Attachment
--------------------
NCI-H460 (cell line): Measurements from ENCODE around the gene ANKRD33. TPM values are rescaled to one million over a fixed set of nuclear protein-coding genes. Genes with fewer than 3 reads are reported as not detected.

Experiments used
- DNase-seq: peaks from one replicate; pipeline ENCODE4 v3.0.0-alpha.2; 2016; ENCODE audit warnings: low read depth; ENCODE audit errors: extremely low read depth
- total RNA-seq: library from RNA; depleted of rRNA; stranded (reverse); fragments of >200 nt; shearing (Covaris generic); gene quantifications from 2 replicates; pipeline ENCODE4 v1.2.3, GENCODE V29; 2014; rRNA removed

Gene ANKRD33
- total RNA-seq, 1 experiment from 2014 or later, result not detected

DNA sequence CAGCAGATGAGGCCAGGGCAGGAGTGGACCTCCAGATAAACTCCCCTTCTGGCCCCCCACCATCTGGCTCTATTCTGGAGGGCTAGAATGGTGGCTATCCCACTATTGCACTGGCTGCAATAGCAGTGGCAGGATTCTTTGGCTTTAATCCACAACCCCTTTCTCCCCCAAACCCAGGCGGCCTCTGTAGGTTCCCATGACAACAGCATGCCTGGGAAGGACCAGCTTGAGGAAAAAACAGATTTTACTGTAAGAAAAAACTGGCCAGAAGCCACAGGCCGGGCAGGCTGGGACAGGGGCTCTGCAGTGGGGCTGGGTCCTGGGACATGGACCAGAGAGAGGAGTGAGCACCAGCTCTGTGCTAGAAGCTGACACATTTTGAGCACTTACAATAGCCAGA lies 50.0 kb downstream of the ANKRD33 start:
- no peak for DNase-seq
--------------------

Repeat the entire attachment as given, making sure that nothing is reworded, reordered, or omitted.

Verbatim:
NCI-H460 (cell line): Measurements from ENCODE around the gene ANKRD33. TPM values are rescaled to one million over a fixed set of nuclear protein-coding genes. Genes with fewer than 3 reads are reported as not detected.

Experiments used
- DNase-seq: peaks from one replicate; pipeline ENCODE4 v3.0.0-alpha.2; 2016; ENCODE audit warnings: low read depth; ENCODE audit errors: extremely low read depth
- total RNA-seq: library from RNA; depleted of rRNA; stranded (reverse); fragments of >200 nt; shearing (Covaris generic); gene quantifications from 2 replicates; pipeline ENCODE4 v1.2.3, GENCODE V29; 2014; rRNA removed

Gene ANKRD33
- total RNA-seq, 1 experiment from 2014 or later, result not detected

DNA sequence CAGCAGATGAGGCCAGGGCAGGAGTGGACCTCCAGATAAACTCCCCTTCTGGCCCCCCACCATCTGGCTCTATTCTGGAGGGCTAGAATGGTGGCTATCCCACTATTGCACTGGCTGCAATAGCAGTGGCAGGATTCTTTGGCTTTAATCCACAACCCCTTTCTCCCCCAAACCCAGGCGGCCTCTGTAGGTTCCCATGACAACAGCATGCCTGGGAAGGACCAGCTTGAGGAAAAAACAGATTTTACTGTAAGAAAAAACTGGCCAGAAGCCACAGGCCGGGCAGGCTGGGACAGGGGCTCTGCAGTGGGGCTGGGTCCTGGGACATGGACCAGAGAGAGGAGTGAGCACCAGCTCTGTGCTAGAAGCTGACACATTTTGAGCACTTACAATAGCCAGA lies 50.0 kb downstream of the ANKRD33 start:
- no peak for DNase-seq